We still have a few weeks until the UK gets its horses and greyhounds back on track while the Unibet Premier League hopes for a return to action even later, on 12 June. So, outside of online casino games and poker there is little left to bet on for some time yet.
The Professional Darts Corporation (PDC) have eased the pain somewhat by introducing the ‘Unibet PDC Home Tour’ which is a competition that can be played without the contestants facing-off in person. You heard right. Restrictions over gatherings and non-essential travel means this competition is happening inside player’s homes with each dartsmith throwing their darts at the board in turn from inside of their own homes. Darts has always been a hugely popular betting medium and while the PDC Home Tour betting does not match SKY televised events for turnover, it has certainly kept darts punters stimulated and further ‘play from home’ competitions are sure to follow.
Would you like to know how to bet on darts? Here’s our complete guide to darts betting…
There are a number of major televised tournaments providing some top notch darts betting throughout the calendar year and most have an identical format, there are a few exceptions particularly in match duration. However one thing that is common in the majority of them is that both players start at 501 and have three darts each to get to zero and win a leg. In order to win aleg the player must get to exactly zero with their final dart being a double or bullseye.
There are numbers 1-20 on the dart board and each of them havethree scoring sections. The largest section of any number is the ‘single’, then there is a much smaller ‘double’ section and a smaller yet ‘treble’ section. If we take 18 as an example, hitting these areas are worth 18, 36 and 54 points respectively. The centre ring of the table is the ‘bullseye’ worth 50 points, around that is another ring which is worth 25 points.
Legs or sets
Some tournaments are played in a simple ‘number of legs’ format with the winner of each game progressing to the next round until justone unbeaten player remains. The biggest tournament of the year is the World Darts Championships which takes place between mid-December and the very start of January. Here the winner of each match is decided by the number of sets won. To win a set a player must be the first to win three legs.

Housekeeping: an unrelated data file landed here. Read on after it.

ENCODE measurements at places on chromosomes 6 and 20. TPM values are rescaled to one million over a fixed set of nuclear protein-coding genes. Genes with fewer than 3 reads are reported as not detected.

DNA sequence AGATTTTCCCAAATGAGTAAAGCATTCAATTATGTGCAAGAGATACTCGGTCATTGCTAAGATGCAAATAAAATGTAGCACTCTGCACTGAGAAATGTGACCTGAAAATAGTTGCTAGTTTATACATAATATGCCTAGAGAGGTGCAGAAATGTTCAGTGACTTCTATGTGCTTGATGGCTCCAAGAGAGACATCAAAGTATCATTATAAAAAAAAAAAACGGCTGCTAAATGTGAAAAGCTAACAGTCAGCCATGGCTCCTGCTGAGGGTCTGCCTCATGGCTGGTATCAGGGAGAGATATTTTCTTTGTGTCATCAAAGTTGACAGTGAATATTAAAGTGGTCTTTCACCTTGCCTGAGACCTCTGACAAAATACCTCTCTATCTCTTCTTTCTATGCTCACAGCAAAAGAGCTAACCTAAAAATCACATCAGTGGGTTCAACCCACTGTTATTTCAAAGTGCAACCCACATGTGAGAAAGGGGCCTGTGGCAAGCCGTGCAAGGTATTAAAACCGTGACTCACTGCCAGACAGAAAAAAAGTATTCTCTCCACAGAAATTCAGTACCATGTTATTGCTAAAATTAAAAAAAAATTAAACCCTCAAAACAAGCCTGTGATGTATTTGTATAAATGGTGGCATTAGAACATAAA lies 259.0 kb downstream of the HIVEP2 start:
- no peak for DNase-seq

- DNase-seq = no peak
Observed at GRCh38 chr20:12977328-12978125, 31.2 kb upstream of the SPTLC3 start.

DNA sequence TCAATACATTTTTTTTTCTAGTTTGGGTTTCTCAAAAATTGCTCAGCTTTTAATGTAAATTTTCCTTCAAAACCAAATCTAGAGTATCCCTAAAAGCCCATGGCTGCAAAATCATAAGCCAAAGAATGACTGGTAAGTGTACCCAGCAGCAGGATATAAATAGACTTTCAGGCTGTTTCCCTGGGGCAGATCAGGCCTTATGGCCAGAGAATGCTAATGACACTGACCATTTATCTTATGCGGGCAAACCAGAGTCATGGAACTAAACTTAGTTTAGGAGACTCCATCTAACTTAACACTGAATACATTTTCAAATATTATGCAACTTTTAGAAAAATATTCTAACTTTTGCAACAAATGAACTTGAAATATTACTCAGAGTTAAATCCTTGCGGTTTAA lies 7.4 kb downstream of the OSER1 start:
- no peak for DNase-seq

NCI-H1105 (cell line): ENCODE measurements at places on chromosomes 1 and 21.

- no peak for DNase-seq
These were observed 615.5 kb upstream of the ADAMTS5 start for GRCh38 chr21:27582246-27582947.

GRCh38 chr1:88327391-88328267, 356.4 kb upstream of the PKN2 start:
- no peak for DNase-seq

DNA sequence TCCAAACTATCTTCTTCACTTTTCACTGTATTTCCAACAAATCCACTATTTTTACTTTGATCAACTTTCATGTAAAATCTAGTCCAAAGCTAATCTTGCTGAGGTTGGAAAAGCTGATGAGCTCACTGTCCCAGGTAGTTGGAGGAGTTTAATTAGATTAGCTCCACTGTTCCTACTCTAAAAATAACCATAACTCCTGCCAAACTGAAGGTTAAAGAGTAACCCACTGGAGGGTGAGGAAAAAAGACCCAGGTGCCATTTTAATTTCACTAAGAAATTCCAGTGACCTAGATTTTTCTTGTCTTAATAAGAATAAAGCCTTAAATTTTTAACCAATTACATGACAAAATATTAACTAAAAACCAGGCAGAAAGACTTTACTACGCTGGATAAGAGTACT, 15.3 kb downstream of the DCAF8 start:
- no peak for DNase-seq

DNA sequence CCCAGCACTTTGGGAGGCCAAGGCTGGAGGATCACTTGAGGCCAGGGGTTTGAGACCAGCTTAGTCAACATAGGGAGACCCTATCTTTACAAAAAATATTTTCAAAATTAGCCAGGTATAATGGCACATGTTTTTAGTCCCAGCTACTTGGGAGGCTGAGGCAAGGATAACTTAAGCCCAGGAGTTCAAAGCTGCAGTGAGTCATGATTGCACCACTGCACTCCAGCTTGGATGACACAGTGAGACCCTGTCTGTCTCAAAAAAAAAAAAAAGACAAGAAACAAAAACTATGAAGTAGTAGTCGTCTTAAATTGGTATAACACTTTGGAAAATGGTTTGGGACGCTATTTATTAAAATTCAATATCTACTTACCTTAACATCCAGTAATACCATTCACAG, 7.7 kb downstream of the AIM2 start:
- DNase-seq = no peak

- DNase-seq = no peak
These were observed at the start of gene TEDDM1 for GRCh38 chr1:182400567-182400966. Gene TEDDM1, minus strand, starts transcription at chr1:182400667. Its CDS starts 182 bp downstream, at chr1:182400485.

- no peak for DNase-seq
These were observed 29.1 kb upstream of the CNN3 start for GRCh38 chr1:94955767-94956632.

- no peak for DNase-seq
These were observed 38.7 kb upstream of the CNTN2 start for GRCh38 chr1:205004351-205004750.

There are also a few competitions which use a league system, the Unibet Premier League held week-on-week between February and May being the most notable of these. What’s unusual about the games here is the ability for games to end in a draw which adds a new dimension to betting on this sport.
Key stats in darts
The most successful players in darts are those who have both the highest three-dart averages (as they throw three darts on every visit to the board) and the highest check out percentages. The most consistent players combining both elements are the ones who go deep in competitions and win the top tournaments. Naturally players aim to score treble 20 or treble 19 as often as possible to gain the highest score counting down from 501. Then when it comes to check out, the players who strike a double with the fewest darts are the ones who win most often. Double 16 and double-20 are the most popular.
Handicap and other betting markets
Like many other sports handicap betting is very popular indarts. But there are many other bet options such as simple ‘match winner’, ‘highest check-out’ and ‘highest number of 180s’. Furthermore you can usually bet on the same player to achieve two of these feats and all three. BetVictor and Unibet are amongst the best places to shop for these types of bets.
The ‘match winner’ market is self-explanatory, the ‘highest check-out’ is the player who gets to zero (with a double finish) and wins a leg from having the highest number remaining. Incidentally the highest possible check out is 170 (Treble 20, Treble 20, Bullseye). Hopefully the ‘highest number of 180s’ is also self-explanatory.
Outright tournament winner markets
Like in other sports, a very popular market is the outright tournament winner. One other extra element is the each-way market which is usually 1/3 the odds 1-2. So this means you can 1/3 of odds about your stake if the player you back makes the final but finishes runner up.
Dutchman Michael van Gerwen (MVG) is the World Number 1 and has been the dominant force in darts since the retirement of Phil Taylor. MVG rarely starts bigger than 6/4 in any major tournament and he has won over 30 majors in his relatively short career. But he has not been prolific at the World Championships with Peter Wright talking the title in January 2021, Rob Cross in 2018 and Gary Anderson in 2015 and 2016. This handful have won most of the key tournaments over the past few years and its unwise to back any player who does not reside in the top-12 to won a major televised competition.